Report on Course: The Impact
of Public Policy on Computer Graphics
Ellis and Barbara Simons
By Ben Wyrick
It used to be hard to copy things. During the Dark Ages, Monks laboriously
duplicated texts word for word, by hand. Back then there was little
need for licensing intellectual property. Today, thanks to digital
technology, copying material is much easier, and as a consequence
we have copyrights, licenses, scrambled signals, cryptography, public
policy laws, and lawyers.
A course titled
"The Impact of Public Policy on Computer Graphics," delivered by
Robert Ellis and Barbara Simons delved into the issues surrounding
intellectual property and the consumer's right to exercise control
over software and media he or she has purchased. Ellis is the SIGGRAPH
Public Policy Program Chair, and Simons is ACM Past President and
U.S. Public Policy Committee Co-Chair.
It is well known
that creators have rights. Musicians, artists, software developers,
and other creators have certain rights over their work. Among other
things, a copyright prevents unlawful duplication of the holder's
work. But copyrights, unlike diamonds, are not forever.
provides for a limited term on copyrighted material. Once a copyright
runs out, the photograph, book, or other media enters the public
domain. According to Ellis and Simons, manufacturers of DVDs and
other permanently encrypted media have forgotten about the limited
nature of a copyright.
It is important to remember that consumers also have rights. The
purchaser of a music CD or software package has certain limited
rights to the use of that product. The right of "first sale" allows
the consumer to give away media he or she has purchased.
Perhaps more important
than first sale is the right of "fair use." Fair use endows the
consumer with several rights, including the right to publish a software
review and the right to distribute copies in a classroom setting
for teaching and research purposes.
New public policy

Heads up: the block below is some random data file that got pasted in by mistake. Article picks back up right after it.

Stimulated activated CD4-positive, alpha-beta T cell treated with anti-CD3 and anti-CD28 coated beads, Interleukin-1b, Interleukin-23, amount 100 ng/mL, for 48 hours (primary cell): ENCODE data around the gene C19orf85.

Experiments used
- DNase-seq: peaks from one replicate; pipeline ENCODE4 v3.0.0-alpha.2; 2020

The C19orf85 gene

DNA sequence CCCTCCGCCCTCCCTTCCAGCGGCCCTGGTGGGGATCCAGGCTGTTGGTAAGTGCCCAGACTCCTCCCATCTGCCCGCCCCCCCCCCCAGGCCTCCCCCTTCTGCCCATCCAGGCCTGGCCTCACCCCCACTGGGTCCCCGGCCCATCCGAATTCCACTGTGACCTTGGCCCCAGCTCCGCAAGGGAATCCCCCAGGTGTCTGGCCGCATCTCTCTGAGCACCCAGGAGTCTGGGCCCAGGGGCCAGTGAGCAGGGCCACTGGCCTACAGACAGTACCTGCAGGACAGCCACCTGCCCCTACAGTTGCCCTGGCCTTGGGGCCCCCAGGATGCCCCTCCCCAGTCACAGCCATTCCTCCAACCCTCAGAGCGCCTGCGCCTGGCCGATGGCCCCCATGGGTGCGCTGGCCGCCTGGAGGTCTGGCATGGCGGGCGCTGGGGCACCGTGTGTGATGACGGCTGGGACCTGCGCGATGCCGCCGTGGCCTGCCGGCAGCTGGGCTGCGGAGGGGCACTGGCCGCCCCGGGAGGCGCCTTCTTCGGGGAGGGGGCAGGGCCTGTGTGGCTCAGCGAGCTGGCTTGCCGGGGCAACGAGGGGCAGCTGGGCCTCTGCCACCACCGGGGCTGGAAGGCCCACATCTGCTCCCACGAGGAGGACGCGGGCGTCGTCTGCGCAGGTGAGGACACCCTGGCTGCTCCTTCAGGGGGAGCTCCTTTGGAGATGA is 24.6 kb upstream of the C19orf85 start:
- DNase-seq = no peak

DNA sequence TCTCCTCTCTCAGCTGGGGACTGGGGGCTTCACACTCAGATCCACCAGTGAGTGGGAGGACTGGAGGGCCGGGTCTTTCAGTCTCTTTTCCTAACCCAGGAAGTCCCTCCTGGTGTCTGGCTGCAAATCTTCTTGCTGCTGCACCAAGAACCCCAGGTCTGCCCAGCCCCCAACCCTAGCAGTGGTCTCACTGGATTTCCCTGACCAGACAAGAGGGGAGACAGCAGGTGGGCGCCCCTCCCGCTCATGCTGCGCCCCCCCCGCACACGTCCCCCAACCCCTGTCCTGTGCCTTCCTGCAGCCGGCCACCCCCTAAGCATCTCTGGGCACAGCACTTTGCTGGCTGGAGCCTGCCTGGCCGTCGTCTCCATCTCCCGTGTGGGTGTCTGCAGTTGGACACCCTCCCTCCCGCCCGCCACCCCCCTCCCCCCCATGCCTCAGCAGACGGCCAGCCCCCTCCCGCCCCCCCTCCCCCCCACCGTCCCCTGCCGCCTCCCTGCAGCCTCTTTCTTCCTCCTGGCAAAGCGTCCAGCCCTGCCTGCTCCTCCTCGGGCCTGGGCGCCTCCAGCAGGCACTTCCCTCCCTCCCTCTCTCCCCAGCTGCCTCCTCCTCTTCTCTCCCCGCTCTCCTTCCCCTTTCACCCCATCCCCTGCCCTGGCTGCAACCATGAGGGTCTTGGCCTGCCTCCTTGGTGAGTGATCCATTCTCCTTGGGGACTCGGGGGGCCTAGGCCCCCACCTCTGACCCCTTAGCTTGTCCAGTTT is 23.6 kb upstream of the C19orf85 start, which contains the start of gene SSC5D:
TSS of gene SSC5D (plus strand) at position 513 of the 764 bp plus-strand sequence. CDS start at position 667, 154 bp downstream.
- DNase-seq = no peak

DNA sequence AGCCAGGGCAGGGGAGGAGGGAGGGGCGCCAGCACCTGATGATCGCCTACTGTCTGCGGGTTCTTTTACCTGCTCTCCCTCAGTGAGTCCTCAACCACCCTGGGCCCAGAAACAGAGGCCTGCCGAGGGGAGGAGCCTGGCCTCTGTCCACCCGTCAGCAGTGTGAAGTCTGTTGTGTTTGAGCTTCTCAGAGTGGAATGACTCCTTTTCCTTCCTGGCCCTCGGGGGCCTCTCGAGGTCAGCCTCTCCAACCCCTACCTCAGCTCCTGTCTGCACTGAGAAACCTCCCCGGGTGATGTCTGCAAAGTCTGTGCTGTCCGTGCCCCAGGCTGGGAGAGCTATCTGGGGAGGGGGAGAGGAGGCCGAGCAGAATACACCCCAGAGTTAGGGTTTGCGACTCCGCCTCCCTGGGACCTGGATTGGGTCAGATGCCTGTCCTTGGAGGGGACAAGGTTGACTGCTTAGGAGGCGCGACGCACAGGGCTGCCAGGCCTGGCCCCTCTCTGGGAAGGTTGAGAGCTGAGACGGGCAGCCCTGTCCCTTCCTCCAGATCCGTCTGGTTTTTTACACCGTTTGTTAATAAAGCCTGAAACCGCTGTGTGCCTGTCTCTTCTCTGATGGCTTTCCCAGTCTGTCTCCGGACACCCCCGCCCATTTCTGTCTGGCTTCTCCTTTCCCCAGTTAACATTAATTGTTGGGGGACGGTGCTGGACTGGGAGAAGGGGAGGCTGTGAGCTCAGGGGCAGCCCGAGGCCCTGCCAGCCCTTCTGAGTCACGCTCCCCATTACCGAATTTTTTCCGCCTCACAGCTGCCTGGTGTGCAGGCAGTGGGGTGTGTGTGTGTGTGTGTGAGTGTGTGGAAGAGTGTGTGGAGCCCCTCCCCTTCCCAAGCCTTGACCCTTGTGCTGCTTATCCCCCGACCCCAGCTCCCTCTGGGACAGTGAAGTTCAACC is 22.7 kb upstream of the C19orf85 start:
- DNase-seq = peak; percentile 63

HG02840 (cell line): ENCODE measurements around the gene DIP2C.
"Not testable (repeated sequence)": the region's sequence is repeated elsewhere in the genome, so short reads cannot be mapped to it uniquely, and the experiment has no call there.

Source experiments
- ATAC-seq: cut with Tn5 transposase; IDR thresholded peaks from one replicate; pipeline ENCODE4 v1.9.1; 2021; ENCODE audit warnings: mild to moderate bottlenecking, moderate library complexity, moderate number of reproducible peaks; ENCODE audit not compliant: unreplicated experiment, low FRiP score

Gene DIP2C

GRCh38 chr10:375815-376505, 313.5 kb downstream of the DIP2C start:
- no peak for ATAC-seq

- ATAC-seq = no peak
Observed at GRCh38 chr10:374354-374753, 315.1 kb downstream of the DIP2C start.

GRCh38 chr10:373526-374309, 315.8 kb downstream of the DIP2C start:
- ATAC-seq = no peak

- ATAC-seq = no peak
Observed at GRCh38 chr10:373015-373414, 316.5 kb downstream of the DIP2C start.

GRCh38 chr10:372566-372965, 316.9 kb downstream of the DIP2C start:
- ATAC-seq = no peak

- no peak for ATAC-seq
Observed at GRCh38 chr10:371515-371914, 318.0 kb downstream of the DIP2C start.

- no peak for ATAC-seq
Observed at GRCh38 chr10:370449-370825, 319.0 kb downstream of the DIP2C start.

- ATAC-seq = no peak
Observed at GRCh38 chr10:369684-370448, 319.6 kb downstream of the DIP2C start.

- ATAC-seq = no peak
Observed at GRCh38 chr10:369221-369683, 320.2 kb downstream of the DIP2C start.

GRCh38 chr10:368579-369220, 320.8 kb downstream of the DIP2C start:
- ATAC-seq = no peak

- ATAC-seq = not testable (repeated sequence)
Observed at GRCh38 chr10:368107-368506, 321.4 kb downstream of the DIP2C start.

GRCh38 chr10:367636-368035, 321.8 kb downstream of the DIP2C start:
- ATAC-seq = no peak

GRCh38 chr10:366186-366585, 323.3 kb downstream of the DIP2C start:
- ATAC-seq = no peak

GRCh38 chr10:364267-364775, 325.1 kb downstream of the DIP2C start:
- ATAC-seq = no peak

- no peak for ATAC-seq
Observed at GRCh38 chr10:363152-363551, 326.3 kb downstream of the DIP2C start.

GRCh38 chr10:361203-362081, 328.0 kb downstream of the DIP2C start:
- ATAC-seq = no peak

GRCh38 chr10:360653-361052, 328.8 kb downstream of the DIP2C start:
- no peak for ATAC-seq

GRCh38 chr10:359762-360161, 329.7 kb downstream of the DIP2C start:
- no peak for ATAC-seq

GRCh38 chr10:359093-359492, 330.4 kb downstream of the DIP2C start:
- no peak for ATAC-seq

legislation abridges the rights of first sale and fair use. Legislation
like the Digital Millennium Copyright Act (DMCA) and the Uniform
Computer Information Transactions Act (UCITA) place unfair restrictions
on consumers according to Ellis and Simons. The presenters also
note that the United States has some of the strictest laws regarding
intellectual property and that other countries are being pressured
by the U.S. to adhere to those laws.
DVDs are a good
example of how basic consumer rights have been abridged. Due to
the Content Scrambling System (CSS) encryption on DVDs, someone
who owns one cannot make a copy for his or her private use. Anyone
who attempts to circumvent the encryption is in violation of the
DMCA and thus a lawbreaker. Another example: a professor teaching
a class on cryptography instructs students on reverse engineering,
a common occurrence in computer science classes across the country.
Under DMCA this action is highly questionable.
DMCA AND UCITA
The DMCA was signed into law by President Clinton in 1998. The ACM
opposes the anti-circumvention provisions of the law, claiming they
criminalize legitimate research and impede progress. For example,
how does one prove an encryption scheme weak? Hack it. How does
one make it stronger? Bolster the scheme based on the knowledge
gained from the hack. That's illegal now.
UCITA has only
been adopted by Virginia and Maryland. Each state has adopted its
own version of the law and so UCITA is uniform in name only. In
fact, Iowa has passed an anti-UCITA bill.
According to the
ACM, UCITA will encourage sloppy work from software companies because
it absolves them from product defect liability--even if the manufacturer
had prior knowledge of the defect. It prohibits reverse engineering
which is one of the ways defective software is fixed. UCITA forbids
the publication of benchmarks, which denies consumers valuable information
regarding a software product.
by UCITA provisions are forced to accept the non-negotiable terms
hidden inside "shrink-wrap" licenses. Under UCITA, it is conceivable
that a user found in violation of the license would be subject to
a remote inactivation of the software, carried out through the user's
Internet connection. For these reasons, UCITA has been facetiously
Somewhere along the line, someone got tired of not being able to